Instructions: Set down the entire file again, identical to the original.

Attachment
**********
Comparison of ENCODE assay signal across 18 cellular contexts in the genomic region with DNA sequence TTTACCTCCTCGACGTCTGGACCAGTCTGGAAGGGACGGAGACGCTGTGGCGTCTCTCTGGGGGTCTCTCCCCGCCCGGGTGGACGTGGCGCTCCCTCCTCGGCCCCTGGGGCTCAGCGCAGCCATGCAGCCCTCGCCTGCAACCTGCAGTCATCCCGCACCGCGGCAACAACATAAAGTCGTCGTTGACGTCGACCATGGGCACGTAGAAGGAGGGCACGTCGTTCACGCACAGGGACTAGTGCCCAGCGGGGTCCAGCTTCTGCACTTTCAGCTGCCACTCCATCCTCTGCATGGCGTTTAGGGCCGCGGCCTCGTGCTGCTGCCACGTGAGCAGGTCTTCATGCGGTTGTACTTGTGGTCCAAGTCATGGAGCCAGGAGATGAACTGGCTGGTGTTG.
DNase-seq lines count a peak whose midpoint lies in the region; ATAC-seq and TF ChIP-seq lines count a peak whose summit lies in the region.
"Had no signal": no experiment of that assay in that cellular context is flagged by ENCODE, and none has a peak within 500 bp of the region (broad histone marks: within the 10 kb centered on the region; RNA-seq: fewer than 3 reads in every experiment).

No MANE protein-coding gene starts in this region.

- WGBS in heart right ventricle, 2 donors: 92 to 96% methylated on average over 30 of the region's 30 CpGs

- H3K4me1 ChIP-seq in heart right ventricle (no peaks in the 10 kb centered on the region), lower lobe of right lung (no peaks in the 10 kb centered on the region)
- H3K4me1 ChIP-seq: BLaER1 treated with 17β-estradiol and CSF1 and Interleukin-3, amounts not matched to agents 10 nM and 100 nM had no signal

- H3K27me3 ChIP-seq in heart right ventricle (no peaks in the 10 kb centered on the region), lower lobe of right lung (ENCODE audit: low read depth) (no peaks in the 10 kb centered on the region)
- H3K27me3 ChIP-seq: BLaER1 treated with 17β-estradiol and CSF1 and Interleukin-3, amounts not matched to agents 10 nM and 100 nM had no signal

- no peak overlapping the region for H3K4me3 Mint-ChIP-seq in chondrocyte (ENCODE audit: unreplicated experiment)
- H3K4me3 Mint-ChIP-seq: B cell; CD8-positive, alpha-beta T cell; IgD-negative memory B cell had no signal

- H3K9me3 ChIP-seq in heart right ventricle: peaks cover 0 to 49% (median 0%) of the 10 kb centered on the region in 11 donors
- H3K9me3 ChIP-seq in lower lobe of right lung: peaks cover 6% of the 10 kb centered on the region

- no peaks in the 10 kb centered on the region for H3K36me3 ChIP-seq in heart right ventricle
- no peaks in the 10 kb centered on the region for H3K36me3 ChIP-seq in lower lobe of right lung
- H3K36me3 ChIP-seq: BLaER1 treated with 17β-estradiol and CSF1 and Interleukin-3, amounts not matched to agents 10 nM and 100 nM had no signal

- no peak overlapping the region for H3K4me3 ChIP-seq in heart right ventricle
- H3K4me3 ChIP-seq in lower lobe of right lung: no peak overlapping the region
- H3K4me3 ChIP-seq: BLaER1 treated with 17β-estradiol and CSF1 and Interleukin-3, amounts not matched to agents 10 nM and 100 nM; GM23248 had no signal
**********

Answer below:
Comparison of ENCODE assay signal across 18 cellular contexts in the genomic region with DNA sequence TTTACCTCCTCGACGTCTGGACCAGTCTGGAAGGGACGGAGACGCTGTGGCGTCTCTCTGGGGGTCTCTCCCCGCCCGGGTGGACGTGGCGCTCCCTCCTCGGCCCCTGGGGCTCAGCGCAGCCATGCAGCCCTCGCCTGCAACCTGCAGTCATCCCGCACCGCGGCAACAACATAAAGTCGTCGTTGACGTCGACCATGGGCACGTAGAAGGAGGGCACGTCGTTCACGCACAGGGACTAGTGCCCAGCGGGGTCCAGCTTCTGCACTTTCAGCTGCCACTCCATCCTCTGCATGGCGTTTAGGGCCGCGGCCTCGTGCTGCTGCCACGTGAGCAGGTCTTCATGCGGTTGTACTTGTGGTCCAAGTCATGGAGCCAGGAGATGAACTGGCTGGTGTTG.
DNase-seq lines count a peak whose midpoint lies in the region; ATAC-seq and TF ChIP-seq lines count a peak whose summit lies in the region.
"Had no signal": no experiment of that assay in that cellular context is flagged by ENCODE, and none has a peak within 500 bp of the region (broad histone marks: within the 10 kb centered on the region; RNA-seq: fewer than 3 reads in every experiment).

No MANE protein-coding gene starts in this region.

- WGBS in heart right ventricle, 2 donors: 92 to 96% methylated on average over 30 of the region's 30 CpGs

- H3K4me1 ChIP-seq in heart right ventricle (no peaks in the 10 kb centered on the region), lower lobe of right lung (no peaks in the 10 kb centered on the region)
- H3K4me1 ChIP-seq: BLaER1 treated with 17β-estradiol and CSF1 and Interleukin-3, amounts not matched to agents 10 nM and 100 nM had no signal

- H3K27me3 ChIP-seq in heart right ventricle (no peaks in the 10 kb centered on the region), lower lobe of right lung (ENCODE audit: low read depth) (no peaks in the 10 kb centered on the region)
- H3K27me3 ChIP-seq: BLaER1 treated with 17β-estradiol and CSF1 and Interleukin-3, amounts not matched to agents 10 nM and 100 nM had no signal

- no peak overlapping the region for H3K4me3 Mint-ChIP-seq in chondrocyte (ENCODE audit: unreplicated experiment)
- H3K4me3 Mint-ChIP-seq: B cell; CD8-positive, alpha-beta T cell; IgD-negative memory B cell had no signal

- H3K9me3 ChIP-seq in heart right ventricle: peaks cover 0 to 49% (median 0%) of the 10 kb centered on the region in 11 donors
- H3K9me3 ChIP-seq in lower lobe of right lung: peaks cover 6% of the 10 kb centered on the region

- no peaks in the 10 kb centered on the region for H3K36me3 ChIP-seq in heart right ventricle
- no peaks in the 10 kb centered on the region for H3K36me3 ChIP-seq in lower lobe of right lung
- H3K36me3 ChIP-seq: BLaER1 treated with 17β-estradiol and CSF1 and Interleukin-3, amounts not matched to agents 10 nM and 100 nM had no signal

- no peak overlapping the region for H3K4me3 ChIP-seq in heart right ventricle
- H3K4me3 ChIP-seq in lower lobe of right lung: no peak overlapping the region
- H3K4me3 ChIP-seq: BLaER1 treated with 17β-estradiol and CSF1 and Interleukin-3, amounts not matched to agents 10 nM and 100 nM; GM23248 had no signal